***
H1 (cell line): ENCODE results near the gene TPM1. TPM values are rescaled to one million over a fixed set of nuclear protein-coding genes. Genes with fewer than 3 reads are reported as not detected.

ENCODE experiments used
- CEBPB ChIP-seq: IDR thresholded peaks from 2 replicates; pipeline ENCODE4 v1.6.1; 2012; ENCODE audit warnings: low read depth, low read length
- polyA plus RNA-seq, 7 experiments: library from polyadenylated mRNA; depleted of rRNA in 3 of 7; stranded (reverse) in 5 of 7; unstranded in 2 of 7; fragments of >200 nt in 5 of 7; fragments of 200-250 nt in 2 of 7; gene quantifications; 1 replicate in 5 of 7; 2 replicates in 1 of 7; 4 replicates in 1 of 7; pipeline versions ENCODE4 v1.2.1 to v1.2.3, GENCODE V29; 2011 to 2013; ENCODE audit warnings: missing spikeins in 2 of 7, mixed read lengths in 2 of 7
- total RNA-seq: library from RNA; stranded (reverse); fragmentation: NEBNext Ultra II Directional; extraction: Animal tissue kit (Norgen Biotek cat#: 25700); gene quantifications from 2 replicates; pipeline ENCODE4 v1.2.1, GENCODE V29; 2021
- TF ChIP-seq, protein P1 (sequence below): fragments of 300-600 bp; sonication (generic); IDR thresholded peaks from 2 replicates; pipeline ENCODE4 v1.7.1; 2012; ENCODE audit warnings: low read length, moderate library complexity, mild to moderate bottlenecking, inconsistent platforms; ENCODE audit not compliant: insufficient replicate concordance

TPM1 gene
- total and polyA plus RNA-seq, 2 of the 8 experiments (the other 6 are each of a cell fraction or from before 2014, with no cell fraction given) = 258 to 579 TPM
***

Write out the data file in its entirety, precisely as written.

H1 (cell line): ENCODE results near the gene TPM1. TPM values are rescaled to one million over a fixed set of nuclear protein-coding genes. Genes with fewer than 3 reads are reported as not detected.

ENCODE experiments used
- CEBPB ChIP-seq: IDR thresholded peaks from 2 replicates; pipeline ENCODE4 v1.6.1; 2012; ENCODE audit warnings: low read depth, low read length
- polyA plus RNA-seq, 7 experiments: library from polyadenylated mRNA; depleted of rRNA in 3 of 7; stranded (reverse) in 5 of 7; unstranded in 2 of 7; fragments of >200 nt in 5 of 7; fragments of 200-250 nt in 2 of 7; gene quantifications; 1 replicate in 5 of 7; 2 replicates in 1 of 7; 4 replicates in 1 of 7; pipeline versions ENCODE4 v1.2.1 to v1.2.3, GENCODE V29; 2011 to 2013; ENCODE audit warnings: missing spikeins in 2 of 7, mixed read lengths in 2 of 7
- total RNA-seq: library from RNA; stranded (reverse); fragmentation: NEBNext Ultra II Directional; extraction: Animal tissue kit (Norgen Biotek cat#: 25700); gene quantifications from 2 replicates; pipeline ENCODE4 v1.2.1, GENCODE V29; 2021
- TF ChIP-seq, protein P1 (sequence below): fragments of 300-600 bp; sonication (generic); IDR thresholded peaks from 2 replicates; pipeline ENCODE4 v1.7.1; 2012; ENCODE audit warnings: low read length, moderate library complexity, mild to moderate bottlenecking, inconsistent platforms; ENCODE audit not compliant: insufficient replicate concordance

TPM1 gene
- total and polyA plus RNA-seq, 2 of the 8 experiments (the other 6 are each of a cell fraction or from before 2014, with no cell fraction given) = 258 to 579 TPM